Eaves House / Mcleod Bovell modern houses
Text description provided by the architects. Eaves House exists at the interface between a residential neighborhood below and an undeveloped wooded ravine above. The long and narrow cross section is asymmetrical with a pan handle shape. Views of English Bay, the Vancouver skyline and the Stanley Park Peninsula dot the horizon to the south and southeast. Neighborhood development in this area is regulated by specific design guidelines that encourage roof forms rather than a strong volumetric expression.
The house formally consists of a floating concrete plinth on the ground floor, which sits under two wide overhangs. The plinth forms a new “earth” in the air, which hides a large freeway in the basement floor and creates privacy by masking the road and the windows of neighboring houses below. The two extruded roof masses above similarly serve to edit the suburban foreground while framing and focusing views towards the water.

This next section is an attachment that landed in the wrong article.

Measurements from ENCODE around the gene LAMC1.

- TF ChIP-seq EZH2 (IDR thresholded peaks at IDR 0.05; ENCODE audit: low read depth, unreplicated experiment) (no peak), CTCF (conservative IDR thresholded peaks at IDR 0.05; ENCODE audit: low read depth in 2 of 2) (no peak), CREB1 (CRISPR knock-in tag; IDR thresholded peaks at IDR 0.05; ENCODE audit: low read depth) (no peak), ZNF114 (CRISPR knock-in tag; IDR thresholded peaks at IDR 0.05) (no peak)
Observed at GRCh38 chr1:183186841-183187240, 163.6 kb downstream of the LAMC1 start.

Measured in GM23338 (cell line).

The program on the main and upper floors is stretched along the length of the square, parallel to the expansive east-flanking outdoor spaces, which allow indoor spaces to expand outwards. Front to back, the house steps out of its own way in a sequence of “views behind view” that creates an unfolding cinematic experience as one moves between rooms.
The design strategy results in an unconventional elevation at street level that – due to the low viewing angle of the approach – largely suppresses the conventional reading of walls, floors and windows. The house is primarily seen as a pair of floating planes. Between these overhangs, an improved field of vision is established, which can be enjoyed inside and out, and draws the eye beyond the immediate neighbourhood.